‘The Burghers of Calais’

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Claudio Zonta SJ

 Claudio Zonta SJ / Human Rights / Published Date:11 June 2021/Last Updated Date:18 June 2021


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Los burgueses de Calais, la última frontera, by Spanish director Jesús Armesto – winner of the SAMIFO prize at the 11th Mental Health Film Festival “Lo Spiraglio” – is an intense and poetic documentary about the condition of migrants stuck in transit at the mouth of the Eurotunnel. These people are confined, as if in limbo, in the so-called “jungle,” near Calais, in Northern France.

The title refers to the sculpture by the famous artist Auguste Rodin, in homage to the six burghers of Calais who, in 1347, during the 100 Years War, offered themselves as hostages to the English king after a dramatic siege. But Rodin, like Armesto, does not just dwell on the historical event, but rather explores the feelings, the anguish of the characters, manifested above all by the nervous hands and the contracted faces that express the strong tension.

It is a cinematographic work that resembles a seesaw: faces and landscapes alternate. The stillness of the silent landscapes is interrupted by close ups of bleak faces of the different people (the photographer, the lawyer, the psychoanalyst), who denounce the circumstances of those who enter the migration vortex. It is their faces that denounce: faces in the foreground, reflecting their opposition to the violence that dehumanizes the men, women and children who leave their country to find a better life elsewhere.

La Civilta Cattolica

In the final part, the director frames the faces of some of the migrants, but with delicacy, with consideration, knowing that it is too easy to fall into exploiting them. He emphasizes what unites all human beings: the face, understood as a focus of resistance that speaks and demands; and demands because its focus is the immigrant who leaves everything, has nothing and needs everything.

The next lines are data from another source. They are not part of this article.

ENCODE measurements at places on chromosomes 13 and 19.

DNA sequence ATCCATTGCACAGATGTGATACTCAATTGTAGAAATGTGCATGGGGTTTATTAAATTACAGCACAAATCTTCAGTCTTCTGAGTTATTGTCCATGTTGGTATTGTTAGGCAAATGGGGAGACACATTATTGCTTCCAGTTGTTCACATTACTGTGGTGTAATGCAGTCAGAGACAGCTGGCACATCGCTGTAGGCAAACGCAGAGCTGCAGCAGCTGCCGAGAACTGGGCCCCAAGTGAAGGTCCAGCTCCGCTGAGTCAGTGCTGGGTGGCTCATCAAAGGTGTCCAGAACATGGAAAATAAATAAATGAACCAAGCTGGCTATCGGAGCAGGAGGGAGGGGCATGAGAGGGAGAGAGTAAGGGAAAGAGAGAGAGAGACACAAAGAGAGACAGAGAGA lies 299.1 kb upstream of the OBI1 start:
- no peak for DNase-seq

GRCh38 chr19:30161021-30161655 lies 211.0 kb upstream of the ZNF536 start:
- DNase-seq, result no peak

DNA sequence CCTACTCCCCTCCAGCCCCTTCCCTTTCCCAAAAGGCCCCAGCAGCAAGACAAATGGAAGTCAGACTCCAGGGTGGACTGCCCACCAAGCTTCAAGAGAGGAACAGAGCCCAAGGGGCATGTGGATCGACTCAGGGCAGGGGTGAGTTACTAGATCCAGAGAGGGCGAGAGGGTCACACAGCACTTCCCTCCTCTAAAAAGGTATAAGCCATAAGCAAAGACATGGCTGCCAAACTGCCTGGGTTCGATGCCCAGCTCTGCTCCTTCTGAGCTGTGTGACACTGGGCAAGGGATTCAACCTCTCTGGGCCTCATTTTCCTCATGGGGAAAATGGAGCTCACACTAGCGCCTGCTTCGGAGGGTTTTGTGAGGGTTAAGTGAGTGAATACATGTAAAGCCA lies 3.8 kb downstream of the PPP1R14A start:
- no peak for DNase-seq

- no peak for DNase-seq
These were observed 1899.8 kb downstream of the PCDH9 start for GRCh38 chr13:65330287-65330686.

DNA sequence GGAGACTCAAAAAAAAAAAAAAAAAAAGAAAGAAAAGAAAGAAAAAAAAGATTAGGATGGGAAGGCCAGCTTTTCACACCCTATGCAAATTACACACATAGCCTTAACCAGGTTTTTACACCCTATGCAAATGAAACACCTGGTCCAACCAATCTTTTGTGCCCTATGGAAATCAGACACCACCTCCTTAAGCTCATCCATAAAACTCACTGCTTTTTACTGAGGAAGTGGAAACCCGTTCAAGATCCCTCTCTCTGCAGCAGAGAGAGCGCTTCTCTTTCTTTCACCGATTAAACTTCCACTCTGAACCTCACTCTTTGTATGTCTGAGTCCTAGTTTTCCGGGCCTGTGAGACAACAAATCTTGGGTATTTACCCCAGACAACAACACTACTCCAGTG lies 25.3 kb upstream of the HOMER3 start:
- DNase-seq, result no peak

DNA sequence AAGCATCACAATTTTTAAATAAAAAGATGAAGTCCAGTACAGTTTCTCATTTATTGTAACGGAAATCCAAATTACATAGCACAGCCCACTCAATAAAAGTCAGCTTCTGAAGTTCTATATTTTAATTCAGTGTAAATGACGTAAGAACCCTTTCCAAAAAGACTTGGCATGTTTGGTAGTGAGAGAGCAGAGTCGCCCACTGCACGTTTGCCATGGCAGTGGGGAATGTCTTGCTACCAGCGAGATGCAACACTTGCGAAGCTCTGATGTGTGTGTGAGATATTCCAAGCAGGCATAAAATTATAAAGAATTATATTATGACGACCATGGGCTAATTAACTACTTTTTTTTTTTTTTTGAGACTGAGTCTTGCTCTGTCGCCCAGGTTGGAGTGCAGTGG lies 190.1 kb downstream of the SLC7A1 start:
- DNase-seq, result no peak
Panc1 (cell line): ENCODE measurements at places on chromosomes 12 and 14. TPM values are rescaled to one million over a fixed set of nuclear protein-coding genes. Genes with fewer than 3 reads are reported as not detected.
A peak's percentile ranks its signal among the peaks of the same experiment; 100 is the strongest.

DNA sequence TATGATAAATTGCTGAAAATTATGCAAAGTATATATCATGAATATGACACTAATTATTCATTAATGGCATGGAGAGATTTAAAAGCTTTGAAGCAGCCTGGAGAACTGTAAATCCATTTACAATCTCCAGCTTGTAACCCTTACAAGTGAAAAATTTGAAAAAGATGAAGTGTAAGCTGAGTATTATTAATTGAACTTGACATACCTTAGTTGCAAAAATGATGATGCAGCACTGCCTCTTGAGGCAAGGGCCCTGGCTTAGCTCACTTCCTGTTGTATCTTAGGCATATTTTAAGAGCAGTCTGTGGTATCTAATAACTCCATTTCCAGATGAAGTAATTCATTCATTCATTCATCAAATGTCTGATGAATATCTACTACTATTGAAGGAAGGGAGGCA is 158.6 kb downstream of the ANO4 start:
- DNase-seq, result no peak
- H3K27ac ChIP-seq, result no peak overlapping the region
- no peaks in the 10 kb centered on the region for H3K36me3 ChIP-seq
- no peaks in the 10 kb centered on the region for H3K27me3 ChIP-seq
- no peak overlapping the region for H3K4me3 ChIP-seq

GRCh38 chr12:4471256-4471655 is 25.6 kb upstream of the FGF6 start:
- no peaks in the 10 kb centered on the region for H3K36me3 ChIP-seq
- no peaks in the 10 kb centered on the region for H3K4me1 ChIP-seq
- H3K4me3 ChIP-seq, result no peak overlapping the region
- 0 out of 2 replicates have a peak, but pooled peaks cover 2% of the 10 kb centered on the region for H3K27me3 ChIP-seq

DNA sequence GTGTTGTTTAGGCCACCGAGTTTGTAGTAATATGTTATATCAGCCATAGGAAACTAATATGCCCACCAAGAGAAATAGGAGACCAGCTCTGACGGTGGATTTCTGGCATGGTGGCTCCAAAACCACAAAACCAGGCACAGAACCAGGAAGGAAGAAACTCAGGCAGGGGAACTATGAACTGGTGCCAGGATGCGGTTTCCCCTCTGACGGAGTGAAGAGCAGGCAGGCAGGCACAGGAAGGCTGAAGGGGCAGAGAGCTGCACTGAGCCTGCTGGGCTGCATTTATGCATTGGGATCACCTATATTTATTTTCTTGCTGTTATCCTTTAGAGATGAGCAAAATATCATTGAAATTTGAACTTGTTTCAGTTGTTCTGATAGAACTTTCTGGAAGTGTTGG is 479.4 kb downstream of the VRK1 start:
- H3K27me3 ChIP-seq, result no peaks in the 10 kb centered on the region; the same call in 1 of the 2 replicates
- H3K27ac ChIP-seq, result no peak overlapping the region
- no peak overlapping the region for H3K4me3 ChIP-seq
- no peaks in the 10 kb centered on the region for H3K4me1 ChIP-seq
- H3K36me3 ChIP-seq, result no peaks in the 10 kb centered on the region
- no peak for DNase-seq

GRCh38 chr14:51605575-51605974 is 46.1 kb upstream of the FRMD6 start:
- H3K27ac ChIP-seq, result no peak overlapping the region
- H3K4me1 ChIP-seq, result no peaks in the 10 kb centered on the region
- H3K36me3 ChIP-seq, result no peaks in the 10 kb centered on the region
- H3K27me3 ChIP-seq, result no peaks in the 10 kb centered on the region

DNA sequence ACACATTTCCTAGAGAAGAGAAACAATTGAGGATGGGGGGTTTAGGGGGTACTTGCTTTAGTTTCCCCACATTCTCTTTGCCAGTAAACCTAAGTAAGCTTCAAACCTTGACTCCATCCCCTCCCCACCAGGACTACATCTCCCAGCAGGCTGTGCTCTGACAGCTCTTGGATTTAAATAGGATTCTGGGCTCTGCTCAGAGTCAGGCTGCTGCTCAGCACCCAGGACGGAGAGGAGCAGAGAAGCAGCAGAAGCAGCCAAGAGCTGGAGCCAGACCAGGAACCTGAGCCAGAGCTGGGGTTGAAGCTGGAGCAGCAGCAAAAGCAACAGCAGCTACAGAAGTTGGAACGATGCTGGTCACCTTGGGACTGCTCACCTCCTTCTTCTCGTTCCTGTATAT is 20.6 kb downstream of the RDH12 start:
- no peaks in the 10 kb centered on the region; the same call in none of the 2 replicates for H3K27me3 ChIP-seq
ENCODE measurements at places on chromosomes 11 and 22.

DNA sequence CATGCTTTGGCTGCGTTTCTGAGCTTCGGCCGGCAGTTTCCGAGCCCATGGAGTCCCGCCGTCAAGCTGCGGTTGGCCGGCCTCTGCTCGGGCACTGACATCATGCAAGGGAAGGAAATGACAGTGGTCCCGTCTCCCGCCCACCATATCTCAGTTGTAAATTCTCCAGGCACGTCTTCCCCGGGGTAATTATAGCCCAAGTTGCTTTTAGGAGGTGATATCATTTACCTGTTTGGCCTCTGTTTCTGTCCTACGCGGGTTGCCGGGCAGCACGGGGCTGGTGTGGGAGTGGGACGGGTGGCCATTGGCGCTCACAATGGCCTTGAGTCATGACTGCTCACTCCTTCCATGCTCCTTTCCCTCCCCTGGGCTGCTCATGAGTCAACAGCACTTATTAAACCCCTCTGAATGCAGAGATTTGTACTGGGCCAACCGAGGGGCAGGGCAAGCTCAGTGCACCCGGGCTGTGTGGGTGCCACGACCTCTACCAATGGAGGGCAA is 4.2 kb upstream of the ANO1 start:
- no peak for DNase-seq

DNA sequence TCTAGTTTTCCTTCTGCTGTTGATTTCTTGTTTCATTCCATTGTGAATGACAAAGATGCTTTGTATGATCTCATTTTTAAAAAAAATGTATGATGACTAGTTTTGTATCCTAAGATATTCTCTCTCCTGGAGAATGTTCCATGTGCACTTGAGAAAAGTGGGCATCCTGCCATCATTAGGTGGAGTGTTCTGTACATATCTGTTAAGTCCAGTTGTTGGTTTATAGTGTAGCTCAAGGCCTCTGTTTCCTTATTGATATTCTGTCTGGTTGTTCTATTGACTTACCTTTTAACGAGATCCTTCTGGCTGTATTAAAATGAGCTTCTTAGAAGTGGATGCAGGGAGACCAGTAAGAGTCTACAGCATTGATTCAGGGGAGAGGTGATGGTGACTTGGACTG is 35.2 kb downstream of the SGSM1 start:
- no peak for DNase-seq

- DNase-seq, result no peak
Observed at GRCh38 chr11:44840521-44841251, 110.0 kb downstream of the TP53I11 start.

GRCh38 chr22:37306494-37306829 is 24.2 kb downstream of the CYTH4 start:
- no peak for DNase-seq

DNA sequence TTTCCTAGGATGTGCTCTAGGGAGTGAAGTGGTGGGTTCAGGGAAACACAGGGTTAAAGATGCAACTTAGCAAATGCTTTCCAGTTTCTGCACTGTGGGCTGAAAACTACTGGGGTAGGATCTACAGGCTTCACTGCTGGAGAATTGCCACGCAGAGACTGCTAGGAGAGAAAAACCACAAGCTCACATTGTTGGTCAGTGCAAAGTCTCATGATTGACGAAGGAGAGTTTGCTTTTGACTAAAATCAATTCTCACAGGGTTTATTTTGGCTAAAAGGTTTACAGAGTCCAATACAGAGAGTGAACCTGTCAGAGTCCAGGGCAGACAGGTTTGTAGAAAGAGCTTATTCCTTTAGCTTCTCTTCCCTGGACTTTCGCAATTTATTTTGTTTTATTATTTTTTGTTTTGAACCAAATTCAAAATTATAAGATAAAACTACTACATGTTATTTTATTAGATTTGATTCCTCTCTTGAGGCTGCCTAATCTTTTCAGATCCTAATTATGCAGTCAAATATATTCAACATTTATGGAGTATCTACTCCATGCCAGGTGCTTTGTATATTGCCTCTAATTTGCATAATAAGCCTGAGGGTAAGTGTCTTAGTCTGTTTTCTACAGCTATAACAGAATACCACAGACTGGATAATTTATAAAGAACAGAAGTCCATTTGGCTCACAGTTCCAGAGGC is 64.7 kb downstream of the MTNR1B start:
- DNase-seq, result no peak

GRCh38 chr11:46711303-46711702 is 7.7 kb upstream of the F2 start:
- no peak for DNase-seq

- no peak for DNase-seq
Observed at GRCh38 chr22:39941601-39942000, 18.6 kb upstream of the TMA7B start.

If the mass media portray migratory movements in such a way as to make the immigrant as distant and hostile as possible, Jesús Armesto, instead, does so as a Moses who takes off his sandals so as not to step on the holy ground surrounding the burning bush. A female voice recites a poetic text that revolves around the image of the burning bush: “The bush burns, but it is not consumed. The refugee camps are destroyed, but people reappear, a continuous flow of life. Life returns, because life is irrepressible. It burns, but it is not consumed. Final resolution of the film: people return. New refugees arrive in Calais after the last dismantling of the shelters. The bush burns, but it is not consumed.”

 


DOI: La Civiltà Cattolica, En. Ed. Vol. 6, no. 6 art. 14, 0621: 10.32009/22072446.0621.14